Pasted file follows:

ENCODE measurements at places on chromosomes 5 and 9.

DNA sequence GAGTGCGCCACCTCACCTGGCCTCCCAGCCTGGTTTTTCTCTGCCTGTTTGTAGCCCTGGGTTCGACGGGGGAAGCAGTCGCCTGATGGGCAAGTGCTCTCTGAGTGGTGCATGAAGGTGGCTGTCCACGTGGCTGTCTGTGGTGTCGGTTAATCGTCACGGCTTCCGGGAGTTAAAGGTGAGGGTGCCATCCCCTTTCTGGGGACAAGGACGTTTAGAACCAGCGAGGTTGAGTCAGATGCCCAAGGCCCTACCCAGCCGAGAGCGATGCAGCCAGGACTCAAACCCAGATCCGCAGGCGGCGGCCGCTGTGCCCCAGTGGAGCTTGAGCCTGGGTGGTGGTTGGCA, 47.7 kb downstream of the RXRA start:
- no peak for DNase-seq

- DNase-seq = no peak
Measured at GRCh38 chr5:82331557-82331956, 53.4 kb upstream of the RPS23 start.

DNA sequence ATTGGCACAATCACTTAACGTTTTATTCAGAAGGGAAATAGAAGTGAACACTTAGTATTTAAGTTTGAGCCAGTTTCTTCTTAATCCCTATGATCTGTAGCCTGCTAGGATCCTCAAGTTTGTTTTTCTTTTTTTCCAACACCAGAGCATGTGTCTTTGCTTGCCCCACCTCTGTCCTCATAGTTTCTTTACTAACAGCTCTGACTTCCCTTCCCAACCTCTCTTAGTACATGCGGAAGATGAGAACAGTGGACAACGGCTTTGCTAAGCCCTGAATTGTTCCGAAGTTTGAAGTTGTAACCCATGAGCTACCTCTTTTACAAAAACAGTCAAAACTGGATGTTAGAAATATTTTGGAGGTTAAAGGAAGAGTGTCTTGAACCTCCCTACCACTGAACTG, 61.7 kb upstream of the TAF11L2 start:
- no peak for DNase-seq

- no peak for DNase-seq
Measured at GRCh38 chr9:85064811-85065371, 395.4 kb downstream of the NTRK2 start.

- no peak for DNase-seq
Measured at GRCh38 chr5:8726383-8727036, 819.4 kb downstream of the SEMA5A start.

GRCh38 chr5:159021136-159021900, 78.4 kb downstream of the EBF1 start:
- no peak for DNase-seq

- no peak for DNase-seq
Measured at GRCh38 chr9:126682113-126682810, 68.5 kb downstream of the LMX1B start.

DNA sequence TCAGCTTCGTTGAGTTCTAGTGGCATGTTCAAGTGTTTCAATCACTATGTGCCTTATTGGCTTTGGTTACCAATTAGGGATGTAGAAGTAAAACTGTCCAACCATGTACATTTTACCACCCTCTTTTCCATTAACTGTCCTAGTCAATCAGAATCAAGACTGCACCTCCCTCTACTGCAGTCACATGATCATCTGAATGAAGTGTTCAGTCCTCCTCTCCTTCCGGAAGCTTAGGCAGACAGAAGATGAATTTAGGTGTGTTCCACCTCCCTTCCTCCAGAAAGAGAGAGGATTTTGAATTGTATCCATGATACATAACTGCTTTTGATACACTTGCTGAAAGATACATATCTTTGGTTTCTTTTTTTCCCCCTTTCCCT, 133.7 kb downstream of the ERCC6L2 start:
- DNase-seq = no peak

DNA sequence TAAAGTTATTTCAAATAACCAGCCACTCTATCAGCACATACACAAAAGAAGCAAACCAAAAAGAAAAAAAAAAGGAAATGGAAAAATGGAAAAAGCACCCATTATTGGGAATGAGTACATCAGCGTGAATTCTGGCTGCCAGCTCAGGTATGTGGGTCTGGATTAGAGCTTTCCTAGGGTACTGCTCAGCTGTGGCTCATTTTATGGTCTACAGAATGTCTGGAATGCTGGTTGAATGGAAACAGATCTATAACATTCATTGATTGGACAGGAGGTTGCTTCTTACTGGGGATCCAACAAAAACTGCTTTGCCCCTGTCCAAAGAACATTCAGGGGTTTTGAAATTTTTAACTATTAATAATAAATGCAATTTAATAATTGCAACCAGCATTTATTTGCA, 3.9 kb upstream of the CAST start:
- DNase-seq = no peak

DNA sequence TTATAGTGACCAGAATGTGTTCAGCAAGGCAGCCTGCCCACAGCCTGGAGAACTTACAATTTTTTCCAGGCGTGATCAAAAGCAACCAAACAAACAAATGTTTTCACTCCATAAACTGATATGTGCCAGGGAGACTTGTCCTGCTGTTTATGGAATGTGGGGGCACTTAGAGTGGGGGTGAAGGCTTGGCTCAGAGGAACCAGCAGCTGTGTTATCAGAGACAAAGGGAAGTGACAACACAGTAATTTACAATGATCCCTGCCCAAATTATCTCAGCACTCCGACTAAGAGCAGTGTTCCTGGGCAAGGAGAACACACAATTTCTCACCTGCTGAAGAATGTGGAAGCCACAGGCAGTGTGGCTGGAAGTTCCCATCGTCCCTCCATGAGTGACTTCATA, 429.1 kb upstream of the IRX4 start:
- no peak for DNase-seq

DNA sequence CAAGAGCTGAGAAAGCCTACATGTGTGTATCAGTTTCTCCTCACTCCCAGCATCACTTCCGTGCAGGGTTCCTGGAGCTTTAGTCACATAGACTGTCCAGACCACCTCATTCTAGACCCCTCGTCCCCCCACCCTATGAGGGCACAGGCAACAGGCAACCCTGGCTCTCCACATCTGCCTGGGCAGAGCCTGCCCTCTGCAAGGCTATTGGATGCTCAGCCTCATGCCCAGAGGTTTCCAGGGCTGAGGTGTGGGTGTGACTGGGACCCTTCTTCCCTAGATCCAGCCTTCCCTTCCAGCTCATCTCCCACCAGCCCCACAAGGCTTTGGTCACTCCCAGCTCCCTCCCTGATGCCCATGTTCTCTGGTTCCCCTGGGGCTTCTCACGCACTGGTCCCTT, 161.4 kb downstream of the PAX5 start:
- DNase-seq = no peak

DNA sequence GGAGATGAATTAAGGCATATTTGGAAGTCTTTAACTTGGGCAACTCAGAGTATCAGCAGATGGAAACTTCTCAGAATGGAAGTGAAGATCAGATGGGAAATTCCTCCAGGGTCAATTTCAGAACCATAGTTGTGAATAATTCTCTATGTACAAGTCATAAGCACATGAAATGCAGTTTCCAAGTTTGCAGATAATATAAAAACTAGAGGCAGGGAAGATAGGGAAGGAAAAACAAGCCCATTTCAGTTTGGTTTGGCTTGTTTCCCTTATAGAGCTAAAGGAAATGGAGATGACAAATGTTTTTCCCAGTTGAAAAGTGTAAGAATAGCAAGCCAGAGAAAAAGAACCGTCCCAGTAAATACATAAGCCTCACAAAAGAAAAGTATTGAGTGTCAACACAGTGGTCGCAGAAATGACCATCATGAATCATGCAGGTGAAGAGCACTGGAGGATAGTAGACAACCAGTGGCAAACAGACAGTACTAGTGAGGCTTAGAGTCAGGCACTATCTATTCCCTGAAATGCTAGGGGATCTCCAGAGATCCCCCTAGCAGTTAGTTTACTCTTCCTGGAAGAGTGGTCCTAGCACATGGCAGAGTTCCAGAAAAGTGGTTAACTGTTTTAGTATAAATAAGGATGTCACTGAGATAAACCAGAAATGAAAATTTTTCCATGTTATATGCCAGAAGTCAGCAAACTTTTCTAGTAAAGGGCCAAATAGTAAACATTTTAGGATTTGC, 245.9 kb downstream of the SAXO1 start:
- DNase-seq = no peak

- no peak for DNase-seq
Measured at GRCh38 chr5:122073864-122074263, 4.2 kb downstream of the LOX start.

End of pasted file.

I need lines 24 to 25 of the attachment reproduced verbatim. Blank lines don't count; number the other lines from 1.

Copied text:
DNA sequence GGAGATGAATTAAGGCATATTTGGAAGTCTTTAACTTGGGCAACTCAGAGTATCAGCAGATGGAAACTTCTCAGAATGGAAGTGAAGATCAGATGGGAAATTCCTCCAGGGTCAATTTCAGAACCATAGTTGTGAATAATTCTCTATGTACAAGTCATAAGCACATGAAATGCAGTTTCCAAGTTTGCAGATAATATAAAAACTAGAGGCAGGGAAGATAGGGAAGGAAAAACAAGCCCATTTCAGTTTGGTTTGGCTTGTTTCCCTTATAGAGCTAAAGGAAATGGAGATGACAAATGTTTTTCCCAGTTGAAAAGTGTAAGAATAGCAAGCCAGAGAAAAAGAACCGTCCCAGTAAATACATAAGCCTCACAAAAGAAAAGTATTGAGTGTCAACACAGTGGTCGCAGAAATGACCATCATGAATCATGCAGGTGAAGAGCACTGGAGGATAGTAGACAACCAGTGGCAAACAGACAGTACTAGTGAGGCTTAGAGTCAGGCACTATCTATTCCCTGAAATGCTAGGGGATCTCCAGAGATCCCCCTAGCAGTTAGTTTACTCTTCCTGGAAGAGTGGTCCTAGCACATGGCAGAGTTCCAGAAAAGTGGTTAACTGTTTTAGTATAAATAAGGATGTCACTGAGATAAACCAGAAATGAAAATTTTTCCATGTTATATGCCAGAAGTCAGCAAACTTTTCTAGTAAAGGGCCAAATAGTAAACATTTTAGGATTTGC, 245.9 kb downstream of the SAXO1 start:
- DNase-seq = no peak